The People Factor in IT – Rulers group
RulersGroup ‘knowledge house for ICT professionals’ organized a spring customer event focused on the practical application of knowledge to realize real results. A central theme in the event was ‘People and change’. Subjects included ‘Tapping into the potential of people’, ‘Personal leadership’, ‘Mobilizing talent to realize performance improvements’, ‘Dealing with attitude and behavior’, ‘Creating an environment and culture of trust’. Obviously popular subjects as more than 70 people attended.
Why these events and why this theme?. Harry Boers of RulersGroup explained. “…If you look at people like Gordon Ramsey (Top chef) they organize tasting events to ensure that the products and dishes they design are those wanted by customers, I also want to give customers a taste of our initiatives, developments and ideas to ensure that what we offer meets customer needs, at the same time I want to mobilize our network of partners and experts and customer organizations to share their knowledge for the benefit of others’. Why this theme? In previous events on technology or ‘hardcore frameworks’ we noticed that the ‘people’ related presentations were the most heavily attended. There is a clear demand to help address the ‘People factor in IT’.
Here are my takes on the sessions I attended, and the results of my ‘Guerilla Transformation’ workshop which used the ABC of ICT (Attitude, Behavior, Culture) cards to empower people to change themselves.
Robert Jan Simons, Paphos: IRIS Integrated Management of Change best practice
Robert Jan began by explaining an Integrated model based on that of Ken Wilber. Two dimensions: Internal & external world (being and doing) and a dimension of individual and group. The strength and success of a change initiative is aligning the 4 areas. A typical example of why many change initiatives fail is the focus too much on one quadrant: ‘organization and external” (structures, hierarchy processes) and too little alignment with individuals (attitudes, responsibilities, interpretations) and organizational internal needs (culture, shared values).
A key focus in the Paphos approach is the need to manage and change the ‘perception’ – trust, commitment, opinions and attitude about self, others, and the proposed direction. The ‘power of perception’ is that we are driven and strongly influenced by our perceptions.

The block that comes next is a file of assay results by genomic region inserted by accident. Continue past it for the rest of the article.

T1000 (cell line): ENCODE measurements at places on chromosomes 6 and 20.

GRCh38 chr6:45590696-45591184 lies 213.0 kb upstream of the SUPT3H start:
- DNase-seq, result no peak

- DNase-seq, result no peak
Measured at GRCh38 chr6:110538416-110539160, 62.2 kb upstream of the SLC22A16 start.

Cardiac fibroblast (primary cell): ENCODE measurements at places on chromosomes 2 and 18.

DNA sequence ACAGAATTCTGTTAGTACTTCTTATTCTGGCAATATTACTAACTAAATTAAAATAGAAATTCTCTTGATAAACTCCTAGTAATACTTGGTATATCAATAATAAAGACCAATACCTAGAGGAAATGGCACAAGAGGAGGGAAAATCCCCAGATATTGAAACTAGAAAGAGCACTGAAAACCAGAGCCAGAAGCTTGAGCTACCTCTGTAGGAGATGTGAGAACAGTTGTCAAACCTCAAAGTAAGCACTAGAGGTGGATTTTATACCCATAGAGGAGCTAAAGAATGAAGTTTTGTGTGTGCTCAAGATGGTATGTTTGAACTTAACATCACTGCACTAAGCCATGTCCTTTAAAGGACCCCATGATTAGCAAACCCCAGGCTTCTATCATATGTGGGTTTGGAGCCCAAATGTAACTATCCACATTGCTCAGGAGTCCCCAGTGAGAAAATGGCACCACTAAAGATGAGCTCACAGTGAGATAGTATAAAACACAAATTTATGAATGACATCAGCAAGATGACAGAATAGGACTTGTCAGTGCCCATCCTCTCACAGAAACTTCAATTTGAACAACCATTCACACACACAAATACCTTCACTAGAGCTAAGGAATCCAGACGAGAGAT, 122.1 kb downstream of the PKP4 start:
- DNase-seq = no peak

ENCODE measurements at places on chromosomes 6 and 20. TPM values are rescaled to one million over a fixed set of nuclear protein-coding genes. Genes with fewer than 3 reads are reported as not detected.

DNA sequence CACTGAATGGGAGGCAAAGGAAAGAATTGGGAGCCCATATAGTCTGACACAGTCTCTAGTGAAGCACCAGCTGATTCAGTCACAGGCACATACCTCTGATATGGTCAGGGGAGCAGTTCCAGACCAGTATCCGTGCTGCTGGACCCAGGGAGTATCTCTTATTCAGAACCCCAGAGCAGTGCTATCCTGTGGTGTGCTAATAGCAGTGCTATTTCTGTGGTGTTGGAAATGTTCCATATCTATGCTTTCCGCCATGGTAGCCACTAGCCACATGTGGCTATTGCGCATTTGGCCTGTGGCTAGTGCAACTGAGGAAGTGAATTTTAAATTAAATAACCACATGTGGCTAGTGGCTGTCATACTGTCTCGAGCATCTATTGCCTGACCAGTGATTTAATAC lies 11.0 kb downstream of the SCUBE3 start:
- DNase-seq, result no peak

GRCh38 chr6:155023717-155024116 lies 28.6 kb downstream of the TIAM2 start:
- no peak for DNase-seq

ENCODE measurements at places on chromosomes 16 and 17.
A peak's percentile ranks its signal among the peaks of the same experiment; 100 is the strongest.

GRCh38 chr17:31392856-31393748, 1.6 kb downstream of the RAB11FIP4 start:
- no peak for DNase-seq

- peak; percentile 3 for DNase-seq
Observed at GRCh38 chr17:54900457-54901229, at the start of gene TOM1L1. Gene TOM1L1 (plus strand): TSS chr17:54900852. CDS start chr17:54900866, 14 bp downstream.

A critical capability in managing and changing perceptions and mobilizing people to action is ‘Leadership and management effectiveness’. IRIS is an integrated, disciplined , measurable approach to help managers improve the success of change programs. Underpinned with four attitudes: ‘Must do’, ‘Want to’, ‘Able to’, ‘Discipline to’. Implementation approaches were catageorized as ‘footloose’, ‘energy drainer’, wishful thinking’, or ‘collapsing cake’ based upon the levels of attitudes realized. IRIS is the integrated approach to ensure the four attitudes are managed and measured using Pulse.
ABC resistance workshop (45 mins)
Paul Wilkinson complimented Robert Jan’s session by conducting an ABC of ICT (Attitude, behavior,. Culture) workshop. Examining key types of ‘Resistance’ and ‘Perceptions’ to a change initiative, and exploring what leaders need to do, and what management effectiveness is. This workshop was positioned as part of the Aranea and Rulers group approach to ‘Guerilla Transformation’ – mobilizing and empowering people to change and ensuring that knowledge can be translated into results – sustainable behavior change and business impact. The Guerilla transformation approach makes use of experiential learning, such as business simulations to help translate theory into practice and empower teams to capture improvements they want to take away and apply.
These were the top scoring types of resistance from the individual choices. Each person in a team of 5 chose THEIR top 3 resistance cards:
- Unable to specify the Value required by the business
- IT thinks it doesn’t need to understand the business to make a business case
- No understanding of business impact and priority
- ITIL never work here
- My tool will solve all your problems
- Plan, do, stop… No real continual improvement
- Saying YES but doing NO
- No management commitment
- No respect for, or lack of trust in management
See the global top 10 types of resistance!
Teams were asked to choose a top card from all the cards chosen within their team. The top card was the card with the most negative impact, or a card that was the cause of other cards chosen. The teams were asked to brainstorm ‘What needs to be done to deal with the top resistance card?’.